The developers who were struggling to sell for the last few quarters and could sell some of the inventory in the recent festive season have to weather even worse news. No less than 68% of the recent bookings could see the exit of the buyers due to the economic uncertainty and potential inability to continue to pay the EMI. More than half the home buyers, precisely 54%, plan to exit the housing loan commitment if their salary is cut 40% or more.   

Amidst the widespread belief that the Coronavirus hit economy would lead to crash landing of the property market, the moot point is whether this is the right time to buy. Unfortunately, for the vast majority of the developers sitting over both unsold inventory and mounting debt, the mood of the nation would only disappoint them. Nearly all the Indians, a whopping 92%, believe this is not the right time to buy property. Worse even, 8 out of 10, precisely 80%, maintain that even a price cut won’t tempt them to buy the house now.  

“It is better to be safe than sorry with the house purchase at this moment. Unless the real impact of the Coronavirus over the job market is fully evaluated, it would be foolish to buy in temptation of some price cut. It is a long commitment and we must be prudent. That is what I would advise to all my clients,” says Rohit Nagpal, a financial planner.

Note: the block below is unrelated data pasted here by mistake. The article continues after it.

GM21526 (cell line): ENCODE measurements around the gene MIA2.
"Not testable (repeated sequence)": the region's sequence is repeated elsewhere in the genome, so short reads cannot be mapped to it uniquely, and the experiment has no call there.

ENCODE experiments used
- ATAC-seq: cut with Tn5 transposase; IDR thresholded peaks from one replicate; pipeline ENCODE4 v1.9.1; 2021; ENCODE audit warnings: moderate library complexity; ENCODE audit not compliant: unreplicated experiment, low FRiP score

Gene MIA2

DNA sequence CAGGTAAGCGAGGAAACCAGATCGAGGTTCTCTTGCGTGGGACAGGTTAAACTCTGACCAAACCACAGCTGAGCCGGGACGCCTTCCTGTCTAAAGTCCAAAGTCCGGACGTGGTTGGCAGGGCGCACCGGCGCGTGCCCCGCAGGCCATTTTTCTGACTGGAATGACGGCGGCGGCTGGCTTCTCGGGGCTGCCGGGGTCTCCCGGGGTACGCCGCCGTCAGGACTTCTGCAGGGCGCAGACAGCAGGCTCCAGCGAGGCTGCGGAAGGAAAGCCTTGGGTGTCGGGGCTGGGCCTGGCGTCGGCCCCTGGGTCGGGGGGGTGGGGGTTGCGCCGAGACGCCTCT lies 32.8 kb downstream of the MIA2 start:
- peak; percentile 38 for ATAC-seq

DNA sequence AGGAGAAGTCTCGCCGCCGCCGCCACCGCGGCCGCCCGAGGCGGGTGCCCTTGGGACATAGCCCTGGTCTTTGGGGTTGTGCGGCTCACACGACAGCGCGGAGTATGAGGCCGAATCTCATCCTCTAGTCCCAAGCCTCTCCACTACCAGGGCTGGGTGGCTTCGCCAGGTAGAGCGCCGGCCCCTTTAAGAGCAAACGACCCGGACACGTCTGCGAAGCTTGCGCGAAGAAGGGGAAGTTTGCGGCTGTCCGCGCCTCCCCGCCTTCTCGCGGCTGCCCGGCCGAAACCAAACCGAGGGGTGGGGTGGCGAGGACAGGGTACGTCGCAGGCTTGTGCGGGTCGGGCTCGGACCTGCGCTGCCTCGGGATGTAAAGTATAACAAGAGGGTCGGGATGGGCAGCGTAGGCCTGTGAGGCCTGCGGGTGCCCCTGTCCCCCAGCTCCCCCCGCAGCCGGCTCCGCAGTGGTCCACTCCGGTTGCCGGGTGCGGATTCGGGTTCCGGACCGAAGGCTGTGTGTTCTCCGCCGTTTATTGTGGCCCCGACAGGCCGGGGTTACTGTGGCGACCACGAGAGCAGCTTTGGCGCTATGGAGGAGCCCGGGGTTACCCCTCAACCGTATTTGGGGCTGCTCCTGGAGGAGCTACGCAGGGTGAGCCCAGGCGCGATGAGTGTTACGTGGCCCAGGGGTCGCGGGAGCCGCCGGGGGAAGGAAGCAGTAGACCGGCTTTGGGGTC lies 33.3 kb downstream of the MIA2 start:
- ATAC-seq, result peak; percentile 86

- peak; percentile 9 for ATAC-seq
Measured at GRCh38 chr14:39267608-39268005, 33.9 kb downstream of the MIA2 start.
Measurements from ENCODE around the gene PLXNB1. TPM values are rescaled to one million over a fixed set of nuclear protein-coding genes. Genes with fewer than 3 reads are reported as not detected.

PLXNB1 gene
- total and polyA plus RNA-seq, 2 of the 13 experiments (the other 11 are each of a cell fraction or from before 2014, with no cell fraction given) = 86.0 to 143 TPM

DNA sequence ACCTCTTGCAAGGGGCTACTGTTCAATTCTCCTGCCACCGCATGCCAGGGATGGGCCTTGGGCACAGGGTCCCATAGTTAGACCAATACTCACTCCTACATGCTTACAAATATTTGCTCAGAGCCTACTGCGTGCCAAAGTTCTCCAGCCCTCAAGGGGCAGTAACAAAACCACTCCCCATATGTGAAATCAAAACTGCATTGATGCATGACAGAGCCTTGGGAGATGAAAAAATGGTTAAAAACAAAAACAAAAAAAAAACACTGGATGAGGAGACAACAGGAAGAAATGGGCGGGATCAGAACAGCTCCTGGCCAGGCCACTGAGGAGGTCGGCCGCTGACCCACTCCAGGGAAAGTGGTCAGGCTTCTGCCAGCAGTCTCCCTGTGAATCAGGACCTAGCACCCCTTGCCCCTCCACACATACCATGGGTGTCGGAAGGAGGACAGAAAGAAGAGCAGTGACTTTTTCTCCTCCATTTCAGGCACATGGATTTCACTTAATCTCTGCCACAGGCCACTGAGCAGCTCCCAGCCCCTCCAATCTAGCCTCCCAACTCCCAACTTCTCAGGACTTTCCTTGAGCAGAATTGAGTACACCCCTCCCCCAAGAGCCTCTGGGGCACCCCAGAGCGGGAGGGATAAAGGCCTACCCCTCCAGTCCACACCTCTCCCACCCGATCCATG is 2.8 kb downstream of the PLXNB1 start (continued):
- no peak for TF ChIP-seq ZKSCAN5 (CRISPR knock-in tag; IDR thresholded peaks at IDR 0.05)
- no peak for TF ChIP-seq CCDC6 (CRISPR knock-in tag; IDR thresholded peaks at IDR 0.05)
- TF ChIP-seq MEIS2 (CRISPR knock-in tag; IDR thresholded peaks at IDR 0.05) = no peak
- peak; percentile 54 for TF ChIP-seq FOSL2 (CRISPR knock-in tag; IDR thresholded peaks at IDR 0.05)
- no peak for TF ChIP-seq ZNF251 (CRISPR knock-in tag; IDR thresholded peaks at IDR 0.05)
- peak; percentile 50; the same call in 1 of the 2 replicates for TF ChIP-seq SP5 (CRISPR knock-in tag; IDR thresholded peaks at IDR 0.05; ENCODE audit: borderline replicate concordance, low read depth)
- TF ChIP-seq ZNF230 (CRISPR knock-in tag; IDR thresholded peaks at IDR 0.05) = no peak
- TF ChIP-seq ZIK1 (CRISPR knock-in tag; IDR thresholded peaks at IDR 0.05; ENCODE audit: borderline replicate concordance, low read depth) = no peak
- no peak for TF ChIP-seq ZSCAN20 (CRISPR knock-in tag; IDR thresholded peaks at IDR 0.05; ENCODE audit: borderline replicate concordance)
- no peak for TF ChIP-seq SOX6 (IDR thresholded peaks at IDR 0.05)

84% of the Indians even blame the government for its focus on only the builders and not the buyers. Amidst the widespread apprehensions of job losses and the salary cut there is some suggestion for the government as well. 78% respondents said they demand the government to defer their housing loan payment for a year in the wake of job losses. 72% of those having faced or expecting the salary cut request the government to direct banks for loan restructuring that could ease their EMI burden.

Track2Realty is an independent media group managed by a consortium of journalists. Starting as the first e-newspaper in the Indian real estate sector in 2011, the group has today evolved as a think-tank on the sector with specialized research reports and rating & ranking. We are editorially independent and free from commercial bias and/or influenced by investors or shareholders. Our editorial team has no clash of interest in practicing high quality journalism that is free, frank & fearless.